Thank you Jack and the Noe Valley Voice for a sweet article on Nomad Rugs! First published in 1977 the “Voice” (as we locals call it) has been writing about the hyper-local Noe Valley scene for over 40 years! Really appreciate this nice coverage! Chris
Jack Tipple wrote:
Art You Can Walk On
Handcrafted Beauty Now Showing at Nomad Rugs
Stepping into Nomad Rugs, one is presented with a rich forest of color and texture given off by the many rugs hanging from the walls and in orderly piles on the floor. The environment invites a lingering exploration of patterns both modern and antique and colors of every hue.
Located on the quiet shady side of 24th Street near Church Street, Nomad Rugs is owned and managed by Christopher Wahlgren. After getting a humanities degree at San Francisco State, Wahlgren considered further study of the decorative arts or interior design, but during a trip to Turkey he met an antique rug collector who introduced him to some Turkish dealers. Wahlgren’s love of the artistry of oriental rugs started there.
From his apartment garage at 24th and Guerrero streets, Wahlgren sold his first hand-woven Oriental rugs in 1995. He called his sales Chris’ Bazaar. He was waiting tables at the time, and his first client was the owner of the restaurant where he worked.
His current inventory numbers 1,000 rugs, all of handspun wool and most us ing natural plant and mineral dyes. Each knot of the rug is tied by hand, averaging 100 knots per inch. A small percentage of his rugs are made with silk or have silk highlights. The rugs come from cottage industry producers, often done in the homes of individual families.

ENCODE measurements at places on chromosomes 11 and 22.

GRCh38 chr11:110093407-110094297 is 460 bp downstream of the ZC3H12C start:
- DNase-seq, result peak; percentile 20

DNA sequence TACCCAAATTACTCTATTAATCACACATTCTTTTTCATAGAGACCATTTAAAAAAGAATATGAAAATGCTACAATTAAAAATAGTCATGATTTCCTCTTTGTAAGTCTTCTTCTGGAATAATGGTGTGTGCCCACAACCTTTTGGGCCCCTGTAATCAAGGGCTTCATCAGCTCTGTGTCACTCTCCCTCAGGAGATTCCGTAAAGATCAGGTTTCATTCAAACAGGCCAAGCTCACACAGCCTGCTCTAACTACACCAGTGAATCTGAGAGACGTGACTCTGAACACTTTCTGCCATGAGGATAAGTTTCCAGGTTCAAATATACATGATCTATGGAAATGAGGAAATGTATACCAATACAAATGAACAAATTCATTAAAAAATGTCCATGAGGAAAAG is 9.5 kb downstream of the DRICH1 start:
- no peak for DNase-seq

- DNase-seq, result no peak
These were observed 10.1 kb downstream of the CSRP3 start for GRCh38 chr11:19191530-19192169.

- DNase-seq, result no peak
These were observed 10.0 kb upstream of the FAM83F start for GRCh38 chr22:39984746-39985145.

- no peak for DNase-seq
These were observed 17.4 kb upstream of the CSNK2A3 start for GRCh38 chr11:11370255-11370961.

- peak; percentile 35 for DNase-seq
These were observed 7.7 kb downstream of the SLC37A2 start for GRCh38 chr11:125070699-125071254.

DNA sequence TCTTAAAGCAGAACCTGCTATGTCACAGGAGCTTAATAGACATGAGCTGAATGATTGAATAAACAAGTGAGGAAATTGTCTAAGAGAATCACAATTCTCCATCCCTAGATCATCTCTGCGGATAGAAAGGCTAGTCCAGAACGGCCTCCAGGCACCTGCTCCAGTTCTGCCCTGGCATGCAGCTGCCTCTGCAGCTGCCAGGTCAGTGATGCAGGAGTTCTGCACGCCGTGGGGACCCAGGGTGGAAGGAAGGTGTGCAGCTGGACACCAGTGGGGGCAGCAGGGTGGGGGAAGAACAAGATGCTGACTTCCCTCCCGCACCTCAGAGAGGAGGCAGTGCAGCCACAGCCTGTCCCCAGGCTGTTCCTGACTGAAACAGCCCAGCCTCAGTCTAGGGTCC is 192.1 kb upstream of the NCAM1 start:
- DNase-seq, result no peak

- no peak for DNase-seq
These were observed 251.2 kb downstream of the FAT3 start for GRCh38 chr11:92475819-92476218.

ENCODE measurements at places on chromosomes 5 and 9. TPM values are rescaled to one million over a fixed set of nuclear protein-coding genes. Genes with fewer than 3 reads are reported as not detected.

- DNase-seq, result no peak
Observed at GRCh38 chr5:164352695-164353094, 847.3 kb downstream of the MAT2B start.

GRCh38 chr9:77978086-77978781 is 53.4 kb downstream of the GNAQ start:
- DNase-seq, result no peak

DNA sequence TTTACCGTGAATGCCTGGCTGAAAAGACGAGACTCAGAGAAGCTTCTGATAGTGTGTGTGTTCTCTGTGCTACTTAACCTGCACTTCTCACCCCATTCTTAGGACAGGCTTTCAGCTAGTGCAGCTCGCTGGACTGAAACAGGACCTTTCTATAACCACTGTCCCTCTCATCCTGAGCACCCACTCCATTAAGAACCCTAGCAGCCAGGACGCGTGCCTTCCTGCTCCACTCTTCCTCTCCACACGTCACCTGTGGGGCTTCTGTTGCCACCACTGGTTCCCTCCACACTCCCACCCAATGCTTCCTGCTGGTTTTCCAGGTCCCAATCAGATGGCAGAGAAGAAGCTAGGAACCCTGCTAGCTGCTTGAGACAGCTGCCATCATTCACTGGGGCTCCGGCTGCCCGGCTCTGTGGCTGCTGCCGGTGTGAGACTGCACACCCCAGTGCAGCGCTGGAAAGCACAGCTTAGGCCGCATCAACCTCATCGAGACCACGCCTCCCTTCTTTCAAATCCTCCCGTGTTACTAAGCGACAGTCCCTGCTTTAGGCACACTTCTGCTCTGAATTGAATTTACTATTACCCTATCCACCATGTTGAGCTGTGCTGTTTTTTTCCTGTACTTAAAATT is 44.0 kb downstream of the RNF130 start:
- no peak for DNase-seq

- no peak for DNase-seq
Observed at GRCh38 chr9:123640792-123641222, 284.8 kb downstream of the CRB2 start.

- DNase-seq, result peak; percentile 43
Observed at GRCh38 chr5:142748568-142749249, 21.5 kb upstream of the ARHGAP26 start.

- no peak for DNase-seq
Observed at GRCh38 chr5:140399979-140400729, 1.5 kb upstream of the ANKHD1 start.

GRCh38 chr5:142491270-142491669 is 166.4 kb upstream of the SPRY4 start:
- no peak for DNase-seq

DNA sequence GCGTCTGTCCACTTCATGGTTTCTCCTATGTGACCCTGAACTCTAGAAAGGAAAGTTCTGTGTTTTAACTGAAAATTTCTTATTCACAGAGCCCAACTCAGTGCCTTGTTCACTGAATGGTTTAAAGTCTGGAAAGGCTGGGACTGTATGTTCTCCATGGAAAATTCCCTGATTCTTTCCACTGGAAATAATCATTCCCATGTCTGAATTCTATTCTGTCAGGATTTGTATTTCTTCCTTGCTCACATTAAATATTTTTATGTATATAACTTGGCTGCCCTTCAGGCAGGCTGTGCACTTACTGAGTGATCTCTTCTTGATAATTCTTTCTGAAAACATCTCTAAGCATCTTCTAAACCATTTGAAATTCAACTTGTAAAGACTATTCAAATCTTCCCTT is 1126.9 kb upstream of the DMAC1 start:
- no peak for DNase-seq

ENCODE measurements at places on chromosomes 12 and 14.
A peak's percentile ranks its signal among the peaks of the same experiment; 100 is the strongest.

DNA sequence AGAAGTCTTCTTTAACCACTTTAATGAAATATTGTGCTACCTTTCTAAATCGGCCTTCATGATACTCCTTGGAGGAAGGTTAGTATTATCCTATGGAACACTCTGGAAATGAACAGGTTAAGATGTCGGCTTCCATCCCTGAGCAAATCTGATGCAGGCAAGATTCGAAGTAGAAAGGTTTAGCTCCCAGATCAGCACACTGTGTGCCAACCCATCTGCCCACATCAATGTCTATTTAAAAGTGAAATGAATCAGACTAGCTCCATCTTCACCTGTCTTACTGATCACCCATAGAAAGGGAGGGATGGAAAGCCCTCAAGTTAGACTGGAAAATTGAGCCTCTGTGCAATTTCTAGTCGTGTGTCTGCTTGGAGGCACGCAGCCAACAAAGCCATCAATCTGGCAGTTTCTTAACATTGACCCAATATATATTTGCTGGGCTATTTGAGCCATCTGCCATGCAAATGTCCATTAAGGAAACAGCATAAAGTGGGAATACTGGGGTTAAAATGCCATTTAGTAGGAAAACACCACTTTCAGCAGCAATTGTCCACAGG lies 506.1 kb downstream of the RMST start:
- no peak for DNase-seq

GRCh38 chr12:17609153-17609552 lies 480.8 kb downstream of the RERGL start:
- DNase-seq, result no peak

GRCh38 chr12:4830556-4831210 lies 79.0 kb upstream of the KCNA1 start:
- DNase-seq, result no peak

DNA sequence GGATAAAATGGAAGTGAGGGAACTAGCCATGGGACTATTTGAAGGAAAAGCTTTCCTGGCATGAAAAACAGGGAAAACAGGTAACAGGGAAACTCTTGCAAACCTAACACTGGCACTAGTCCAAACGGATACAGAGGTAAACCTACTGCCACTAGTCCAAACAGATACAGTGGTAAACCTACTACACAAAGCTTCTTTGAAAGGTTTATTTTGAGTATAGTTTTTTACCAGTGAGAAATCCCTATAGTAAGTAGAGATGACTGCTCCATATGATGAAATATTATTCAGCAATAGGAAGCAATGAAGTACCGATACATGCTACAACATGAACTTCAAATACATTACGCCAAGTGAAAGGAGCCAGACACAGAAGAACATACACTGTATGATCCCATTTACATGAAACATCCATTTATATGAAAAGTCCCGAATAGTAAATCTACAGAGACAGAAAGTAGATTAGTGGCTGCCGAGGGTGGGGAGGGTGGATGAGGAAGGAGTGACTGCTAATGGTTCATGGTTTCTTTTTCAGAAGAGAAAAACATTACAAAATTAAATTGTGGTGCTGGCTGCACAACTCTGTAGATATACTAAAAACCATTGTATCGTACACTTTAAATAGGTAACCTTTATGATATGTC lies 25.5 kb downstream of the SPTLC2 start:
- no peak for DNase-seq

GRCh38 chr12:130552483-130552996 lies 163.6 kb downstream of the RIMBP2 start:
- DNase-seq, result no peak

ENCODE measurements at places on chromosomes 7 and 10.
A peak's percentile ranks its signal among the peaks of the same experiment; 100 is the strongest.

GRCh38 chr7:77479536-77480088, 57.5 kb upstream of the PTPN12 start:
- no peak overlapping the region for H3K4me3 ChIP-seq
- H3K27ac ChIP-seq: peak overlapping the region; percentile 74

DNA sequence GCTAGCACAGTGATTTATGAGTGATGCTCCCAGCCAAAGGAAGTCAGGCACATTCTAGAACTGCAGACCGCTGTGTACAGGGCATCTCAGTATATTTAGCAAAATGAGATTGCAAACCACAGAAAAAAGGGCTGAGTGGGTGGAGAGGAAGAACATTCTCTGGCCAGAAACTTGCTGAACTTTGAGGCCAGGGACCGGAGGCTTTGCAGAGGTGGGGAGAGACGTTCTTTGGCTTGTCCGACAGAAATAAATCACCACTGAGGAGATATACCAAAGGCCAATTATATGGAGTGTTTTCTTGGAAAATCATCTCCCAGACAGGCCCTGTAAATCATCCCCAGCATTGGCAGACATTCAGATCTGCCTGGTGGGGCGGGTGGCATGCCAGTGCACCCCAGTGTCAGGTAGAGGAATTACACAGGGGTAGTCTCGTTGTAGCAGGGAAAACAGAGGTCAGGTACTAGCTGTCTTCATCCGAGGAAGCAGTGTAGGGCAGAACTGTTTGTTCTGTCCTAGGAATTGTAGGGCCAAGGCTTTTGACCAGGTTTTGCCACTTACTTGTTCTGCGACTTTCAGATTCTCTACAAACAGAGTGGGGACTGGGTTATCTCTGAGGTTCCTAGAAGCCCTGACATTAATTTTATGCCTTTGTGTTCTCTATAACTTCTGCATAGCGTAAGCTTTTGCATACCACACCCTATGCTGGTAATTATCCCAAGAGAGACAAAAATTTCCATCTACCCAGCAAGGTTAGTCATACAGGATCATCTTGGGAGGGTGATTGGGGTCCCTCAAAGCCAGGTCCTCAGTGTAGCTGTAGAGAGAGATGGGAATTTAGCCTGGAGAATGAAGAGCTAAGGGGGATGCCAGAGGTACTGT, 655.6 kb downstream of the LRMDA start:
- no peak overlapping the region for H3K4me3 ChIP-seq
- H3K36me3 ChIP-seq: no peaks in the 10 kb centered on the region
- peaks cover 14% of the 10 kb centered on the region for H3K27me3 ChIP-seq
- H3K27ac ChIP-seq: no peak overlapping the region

“Color is often more important than design,” Wahlgren says. “Color is really important in a personal way. It’s what we most respond to. Soft blue and gray have been popular colors in the last two years.”
Most of the rugs at Nomad are colored in the traditional way with natural plant and mineral dyes. “Natural dyes have more depth. They have more variation and are more pleasing to the eye,” Wahlgren asserts.
About 75 percent of his rugs currently come from Afghanistan. Others originate in India, Pakistan, and Nepal. Some are commissioned designs. “Often we’ll take antique folk designs, make some slight changes, and order them,” he says.
“Noe Valley has been a great place to have a business. The folks in this neighborhood have always supported us. Though we have customers from all over the Bay Area and online, most of them live within two miles of the store.
“I’ve been doing this for more than half my life now, and I’m still not bored. Rugs are still fun and exciting to me. I like coming to work and opening the shipments, and that’s probably the greatest gift one can have.”